I don’t think New York Times columnist Paul Krugman has ever recovered from George W. Bush’s victory over John Kerry in 2004. He was certain Kerry would prevail, and ever since has retreated into his own connect-the-dots left-wing universe. That’s hardly news, but the op-ed writer—who continues to pose as “one of us,” despite his extraordinary wealth—might’ve hit a nadir (seems impossible, I know, but he’s digging his own hole to Shanghai) with his Nov. 7 essay “How to Rig an Election.”
Aping Donald Trump—one of the worst presidential candidates of modern times, a dubious distinction he shares with his competitor—Krugman ticks off his real or imagined reasons the election was rigged against Clinton, blaming the Russians (WikiLeaks), James Comey and his staff at the FBI, the “partisan media” (he names only Fox News; some might say, with credence, that MSNBC and CNN were carrying Clinton’s water), and the mainstream media as a whole for not concentrating on “policy issues,” as if that’s a new phenomenon in election coverage. He says, “The election was rigged by state governments that did all they could to prevent nonwhite Americans from voting.” He says that “thousands” were “disenfranchised,” which one would think is a lowball number from Krugman if he’s explaining how an election was “rigged.” I don’t remember him saying the same thing when Barack Obama was twice elected by decisive margins.
Krugman glosses over Clinton’s email server infractions—bad judgment, nothing more—and, of course, finds nothing amiss in the family’s Clinton Foundation, which has enriched its founders, accepted money from foreign donors who live in countries where women—one of Hillary’s signature issues—are treated unimaginably worse than in the United States. One of those WikiLeaks revelations, from Clinton operative Doug Band, according to the New York Post (which endorsed Hillary) details how Chelsea Clinton’s wedding and personal expenditures were provided by the Foundation. He blames television stations for falling prey to Trump’s bombast, a fair claim, but as Krugman surely knows TV executives, in difficult economic straits, jumped at the ratings and advertising revenue that the GOP candidate’s nuttiness provided. It was an unexpected Super Bowl extravaganza for all the networks, and, if craven, that’s business.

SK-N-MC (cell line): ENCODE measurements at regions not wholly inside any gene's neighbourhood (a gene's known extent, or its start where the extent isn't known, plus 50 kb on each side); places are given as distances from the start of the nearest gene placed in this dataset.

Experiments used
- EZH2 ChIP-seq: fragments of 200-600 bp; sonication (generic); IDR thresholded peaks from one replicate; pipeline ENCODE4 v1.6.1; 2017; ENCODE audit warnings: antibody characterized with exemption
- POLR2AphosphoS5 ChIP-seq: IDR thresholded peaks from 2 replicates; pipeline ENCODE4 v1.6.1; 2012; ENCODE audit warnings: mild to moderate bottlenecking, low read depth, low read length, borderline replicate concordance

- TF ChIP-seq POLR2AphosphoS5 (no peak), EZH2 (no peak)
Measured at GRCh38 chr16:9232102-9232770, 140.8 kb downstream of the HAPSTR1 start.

I agree with Krugman that Comey’s behavior was, charitably, bizarre. Yet Krugman focuses just on the recent letter that Clinton was once again under investigation—and on Sunday, cleared her—speculating that “GOP operatives bullied him,” ignoring, of course, that last summer Comey was hailed as a model of integrity by Democrats when he initially cleared Hillary of wrongdoing. You can’t have it both ways, but that’s a trifle to Krugman, who’s just as partisan as the media outlets he doesn’t name (again, except for Fox).
Krugman’s conclusion is a whopper, praising those Americans who voted early for Clinton, braving long lines (as if that’s new) and most likely—I agree with Krugman that Clinton’s likely to win, but with the thousands of polls, some square, some round, a Trump shocker wouldn’t knock me over—saved the country from disaster.
He writes: “Those citizens [Clinton voters] deserve to be honored, not disparaged, for doing their best to save the nation from the effects of badly broken institutions. Many people have behaved shamelessly this year—but tens of millions of voters who kept their faith in the values that truly make America great.”
It’s a black and white world for a crab like Krugman. Why do Clinton voters deserve to be “honored” for voting their preference? It was their choice, which is why America has elections. I’m no Trump apologist, but if the Democrats’ Goldman Sachs candidate represents the country’s noble values, then Krugman is just as bizarre as the beleaguered James Comey.
—Follow Russ Smith on Twitter: @MUGGER1955